Premise Vs. Story: One Big Mistake Writers Make

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Today's guest post is by Jim Adam. It is part of a series on
storytelling and The Strengths of the Potter Series. Check out Jim's
book, Motherless.

In
some cases, novels don’t tell a story, but merely work through a
premise. This is an easy mistake to make, especially when the writer
has a premise such as, “Living alongside us is an entire community of
wizards and other supernatural creatures.” A premise like that
immediately grabs our attention, and readers eagerly snatch up their
reading glasses.

The same is true of other premises inherent in the Potter series:

“Imagine a boarding school full of witches and wizards.”

“A powerful evil wizard is out to take over the world.”

Each
of these premises is a blockbuster, and the Potter series contains all
of them, and more. But even such powerful premises would spell disaster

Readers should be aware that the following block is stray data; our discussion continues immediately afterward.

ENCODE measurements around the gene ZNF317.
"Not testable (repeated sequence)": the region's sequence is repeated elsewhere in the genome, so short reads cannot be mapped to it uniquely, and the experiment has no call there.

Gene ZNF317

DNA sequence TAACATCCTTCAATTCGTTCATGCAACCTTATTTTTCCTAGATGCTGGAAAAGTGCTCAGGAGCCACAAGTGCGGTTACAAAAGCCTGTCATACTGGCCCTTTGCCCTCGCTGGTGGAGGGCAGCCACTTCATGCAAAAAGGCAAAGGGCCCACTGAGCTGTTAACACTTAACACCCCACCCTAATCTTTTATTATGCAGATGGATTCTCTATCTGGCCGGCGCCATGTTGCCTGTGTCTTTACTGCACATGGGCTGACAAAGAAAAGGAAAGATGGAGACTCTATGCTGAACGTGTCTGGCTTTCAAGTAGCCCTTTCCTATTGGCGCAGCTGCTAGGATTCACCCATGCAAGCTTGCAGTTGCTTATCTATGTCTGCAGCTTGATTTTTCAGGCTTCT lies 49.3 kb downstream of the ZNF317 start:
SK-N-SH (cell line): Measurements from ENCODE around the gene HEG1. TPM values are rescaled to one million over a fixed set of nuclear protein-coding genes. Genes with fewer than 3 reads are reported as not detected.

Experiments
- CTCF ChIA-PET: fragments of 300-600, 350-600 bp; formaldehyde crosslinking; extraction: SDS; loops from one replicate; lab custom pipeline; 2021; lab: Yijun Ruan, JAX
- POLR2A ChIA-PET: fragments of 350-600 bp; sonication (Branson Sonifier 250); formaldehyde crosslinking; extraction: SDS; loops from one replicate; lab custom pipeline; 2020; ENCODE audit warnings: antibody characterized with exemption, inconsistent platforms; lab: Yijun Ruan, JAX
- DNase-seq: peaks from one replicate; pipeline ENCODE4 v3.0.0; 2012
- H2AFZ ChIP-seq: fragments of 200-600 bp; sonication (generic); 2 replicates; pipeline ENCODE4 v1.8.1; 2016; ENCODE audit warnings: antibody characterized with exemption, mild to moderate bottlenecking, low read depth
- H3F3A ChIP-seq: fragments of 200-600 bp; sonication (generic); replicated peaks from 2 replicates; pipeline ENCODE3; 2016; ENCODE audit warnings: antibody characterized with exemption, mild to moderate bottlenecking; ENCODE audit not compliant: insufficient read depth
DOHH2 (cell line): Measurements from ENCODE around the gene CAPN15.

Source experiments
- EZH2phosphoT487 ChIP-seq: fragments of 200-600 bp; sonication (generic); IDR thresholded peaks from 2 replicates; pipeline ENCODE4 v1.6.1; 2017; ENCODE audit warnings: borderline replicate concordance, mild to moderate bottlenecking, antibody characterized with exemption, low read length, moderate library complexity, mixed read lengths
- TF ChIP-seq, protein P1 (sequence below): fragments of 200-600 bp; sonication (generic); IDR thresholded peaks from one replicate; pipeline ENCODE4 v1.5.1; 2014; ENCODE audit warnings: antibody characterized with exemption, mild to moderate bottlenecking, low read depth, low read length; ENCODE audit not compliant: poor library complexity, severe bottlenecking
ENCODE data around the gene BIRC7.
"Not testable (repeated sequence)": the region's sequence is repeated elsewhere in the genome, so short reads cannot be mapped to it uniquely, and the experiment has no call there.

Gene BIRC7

if they were treated as story descriptions.

The Potter series is successful because Rowling knows the difference between a premise and story, and she keeps all of her premises (however powerful they might be) subservient to the story that she wants to tell.

(The Potter series tells the story of a young wizard who struggles to
fulfill his destiny while also retaining his humanity. You can find our
earlier, more-complete discussion of story here.
)

Converting
a premise into a story isn’t as straightforward as it might seem. The
premise can easily become an end in itself, or at least an excuse for
why the writer hasn’t included a clear protagonist, a meaningful
crisis, or a powerful plotline.

For many struggling writers,
this is a stumbling block they never get past. As a result, no amount
of otherwise sterling writing will save them.

Readers pay to be told a story, and this above all else is what the Potter series delivers.

Next in series: Readability

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Looking for more help on the craft of fiction? Check out our Elements of Fiction series:

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